table B.

Wes
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Nov 23 '05 #5

P: n/a
<we****@syntegra.com> writes:
Is this hang on COMMIT when using WITH HOLD to be expected?
Yes. WITH HOLD is not magic, it just makes a materialized copy of the
SELECT result. If you're talking about a multi-million-row result,
it's gonna take awhile.
The kludge solution I implemented was to write out all the data I
needed from table A to a file, then read that file and update table B.


In theory at least, that should not be any faster than a WITH HOLD
cursor, since you're effectively replicating the same functionality
outside the database ...

regards, tom lane

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Nov 23 '05 #6

P: n/a
On Apr 6, 2004, at 11:54 AM, Jan Wieck wrote:
Eric Ridge wrote:
Why must a cursor be defined in an open transaction? Obviously
there's a good reason, but I can't figure it out. On a high level,
what would be involved in allowing a cursor to outlive the
transaction that created it?
Because the transaction is what protects the rows that build the
result set from being removed by vacuum. In PostgreSQL, a cursor is a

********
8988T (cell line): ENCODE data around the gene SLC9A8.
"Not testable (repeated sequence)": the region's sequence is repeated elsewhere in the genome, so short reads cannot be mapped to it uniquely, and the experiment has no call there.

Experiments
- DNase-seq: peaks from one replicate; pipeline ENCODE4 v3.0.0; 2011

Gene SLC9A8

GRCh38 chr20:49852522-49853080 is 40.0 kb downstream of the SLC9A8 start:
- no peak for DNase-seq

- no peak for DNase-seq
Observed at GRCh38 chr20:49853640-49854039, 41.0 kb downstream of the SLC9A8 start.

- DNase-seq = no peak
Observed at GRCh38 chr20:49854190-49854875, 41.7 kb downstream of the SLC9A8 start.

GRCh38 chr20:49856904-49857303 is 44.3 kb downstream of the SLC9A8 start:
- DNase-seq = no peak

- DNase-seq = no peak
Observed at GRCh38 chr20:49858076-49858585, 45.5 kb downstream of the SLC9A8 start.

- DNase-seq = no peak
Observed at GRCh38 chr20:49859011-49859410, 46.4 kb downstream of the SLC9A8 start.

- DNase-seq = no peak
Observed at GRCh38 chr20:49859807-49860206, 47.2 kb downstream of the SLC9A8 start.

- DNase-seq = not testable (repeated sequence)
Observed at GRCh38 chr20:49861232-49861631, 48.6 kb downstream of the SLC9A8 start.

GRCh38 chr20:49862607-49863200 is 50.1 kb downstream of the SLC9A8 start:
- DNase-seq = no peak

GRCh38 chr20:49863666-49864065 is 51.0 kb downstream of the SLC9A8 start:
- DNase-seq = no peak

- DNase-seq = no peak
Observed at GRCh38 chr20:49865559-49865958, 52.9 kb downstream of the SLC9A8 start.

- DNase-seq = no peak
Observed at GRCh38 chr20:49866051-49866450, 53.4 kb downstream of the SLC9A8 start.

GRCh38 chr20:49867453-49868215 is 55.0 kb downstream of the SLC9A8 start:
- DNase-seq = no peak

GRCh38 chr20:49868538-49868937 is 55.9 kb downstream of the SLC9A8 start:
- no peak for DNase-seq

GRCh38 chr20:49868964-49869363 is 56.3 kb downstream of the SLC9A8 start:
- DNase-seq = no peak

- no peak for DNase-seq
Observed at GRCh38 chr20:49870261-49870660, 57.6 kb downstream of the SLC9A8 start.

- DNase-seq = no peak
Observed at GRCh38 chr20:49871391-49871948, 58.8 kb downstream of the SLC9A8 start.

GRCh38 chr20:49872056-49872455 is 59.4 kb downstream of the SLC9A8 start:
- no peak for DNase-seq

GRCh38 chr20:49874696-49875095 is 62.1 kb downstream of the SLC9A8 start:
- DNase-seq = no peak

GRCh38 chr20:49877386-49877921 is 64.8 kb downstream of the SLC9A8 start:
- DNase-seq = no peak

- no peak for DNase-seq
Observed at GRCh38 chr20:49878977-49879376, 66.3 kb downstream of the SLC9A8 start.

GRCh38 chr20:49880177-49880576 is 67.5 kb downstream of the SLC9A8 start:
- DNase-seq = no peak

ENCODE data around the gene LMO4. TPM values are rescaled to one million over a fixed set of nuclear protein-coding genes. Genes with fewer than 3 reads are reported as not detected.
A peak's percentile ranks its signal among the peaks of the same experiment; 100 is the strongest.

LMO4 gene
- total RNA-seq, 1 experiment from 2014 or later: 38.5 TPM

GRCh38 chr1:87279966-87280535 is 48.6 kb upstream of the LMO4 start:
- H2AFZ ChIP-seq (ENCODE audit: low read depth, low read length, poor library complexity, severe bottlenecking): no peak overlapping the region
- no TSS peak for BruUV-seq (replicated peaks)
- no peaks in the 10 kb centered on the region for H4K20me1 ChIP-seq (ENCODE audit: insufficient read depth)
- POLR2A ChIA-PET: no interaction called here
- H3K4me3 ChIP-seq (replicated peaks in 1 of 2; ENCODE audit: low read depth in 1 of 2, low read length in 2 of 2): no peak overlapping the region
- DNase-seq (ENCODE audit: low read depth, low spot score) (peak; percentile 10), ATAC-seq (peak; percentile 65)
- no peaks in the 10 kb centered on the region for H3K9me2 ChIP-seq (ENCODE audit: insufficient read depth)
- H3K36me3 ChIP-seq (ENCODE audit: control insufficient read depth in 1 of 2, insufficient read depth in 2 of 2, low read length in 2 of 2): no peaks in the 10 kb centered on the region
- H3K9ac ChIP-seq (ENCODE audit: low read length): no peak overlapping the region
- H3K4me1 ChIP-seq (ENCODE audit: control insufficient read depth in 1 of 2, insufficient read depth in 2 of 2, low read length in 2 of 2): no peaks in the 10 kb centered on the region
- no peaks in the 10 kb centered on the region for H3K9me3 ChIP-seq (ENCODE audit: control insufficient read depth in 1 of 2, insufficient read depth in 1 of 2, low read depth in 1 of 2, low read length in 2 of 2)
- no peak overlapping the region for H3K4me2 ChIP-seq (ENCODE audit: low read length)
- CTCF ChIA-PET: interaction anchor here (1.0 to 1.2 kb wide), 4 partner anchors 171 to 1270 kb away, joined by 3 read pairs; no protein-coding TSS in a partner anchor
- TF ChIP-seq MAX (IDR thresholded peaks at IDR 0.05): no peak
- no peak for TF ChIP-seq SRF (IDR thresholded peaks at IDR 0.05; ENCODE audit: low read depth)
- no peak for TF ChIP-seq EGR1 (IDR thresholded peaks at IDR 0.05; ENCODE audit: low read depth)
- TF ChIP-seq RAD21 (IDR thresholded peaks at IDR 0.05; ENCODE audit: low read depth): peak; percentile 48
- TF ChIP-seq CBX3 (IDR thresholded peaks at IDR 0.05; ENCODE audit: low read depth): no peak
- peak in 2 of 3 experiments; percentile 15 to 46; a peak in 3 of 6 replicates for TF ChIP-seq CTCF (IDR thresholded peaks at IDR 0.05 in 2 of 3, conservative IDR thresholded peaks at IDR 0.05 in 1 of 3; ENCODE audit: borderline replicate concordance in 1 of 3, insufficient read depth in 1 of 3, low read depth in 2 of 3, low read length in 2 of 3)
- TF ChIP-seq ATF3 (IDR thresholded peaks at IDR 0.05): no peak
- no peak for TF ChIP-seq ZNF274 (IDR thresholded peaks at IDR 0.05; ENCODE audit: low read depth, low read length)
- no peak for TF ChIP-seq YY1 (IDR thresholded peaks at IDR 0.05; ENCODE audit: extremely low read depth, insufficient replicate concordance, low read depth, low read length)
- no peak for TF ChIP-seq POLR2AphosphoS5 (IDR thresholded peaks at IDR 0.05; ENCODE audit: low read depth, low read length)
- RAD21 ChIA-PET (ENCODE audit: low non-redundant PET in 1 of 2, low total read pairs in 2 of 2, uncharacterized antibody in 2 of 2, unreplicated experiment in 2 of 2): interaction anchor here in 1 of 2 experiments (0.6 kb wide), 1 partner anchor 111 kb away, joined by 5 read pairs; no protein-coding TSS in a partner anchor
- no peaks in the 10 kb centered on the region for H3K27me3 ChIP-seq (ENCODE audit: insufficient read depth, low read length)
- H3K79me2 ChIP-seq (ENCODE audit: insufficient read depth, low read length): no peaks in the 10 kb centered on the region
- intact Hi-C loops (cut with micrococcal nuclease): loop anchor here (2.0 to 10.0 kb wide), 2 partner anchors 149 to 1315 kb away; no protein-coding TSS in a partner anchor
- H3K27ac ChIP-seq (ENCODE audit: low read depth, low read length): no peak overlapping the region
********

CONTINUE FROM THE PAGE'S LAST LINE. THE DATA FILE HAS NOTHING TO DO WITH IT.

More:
running query executor just sitting in the middle of its operation.


That's a good thing to know.
If the underlying query is for example a simple sequential scan, then
the result set is not materialized but every future fetch operation
will read directly from the base table. This would obviously get
screwed up if vacuum would think nobody needs those rows any more.


Is vacuum the only thing that would muck with the rows?
Cursors seem as if they have some nice performance benefits (esp. if
you're not using all rows found), but their usefulness drops
considerably since you must leave a transaction open.


And now you know why they are so good if you don't use all rows. This
benefit I think goes away if you use Joe Conway's suggestion of WITH
HOLD.


Okay, so WITH HOLD is actually materializing the entire resultset
(sequential scan or otherwise)? If that's true, you're right, some of
the benefits do go away.

I need to setup a 7.4 test server and play with this some, and figure
out if the benefits are really what I want them to be. I do appreciate
the insight into how cursors work... it helps a lot!

eric
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Nov 23 '05 #7

P: n/a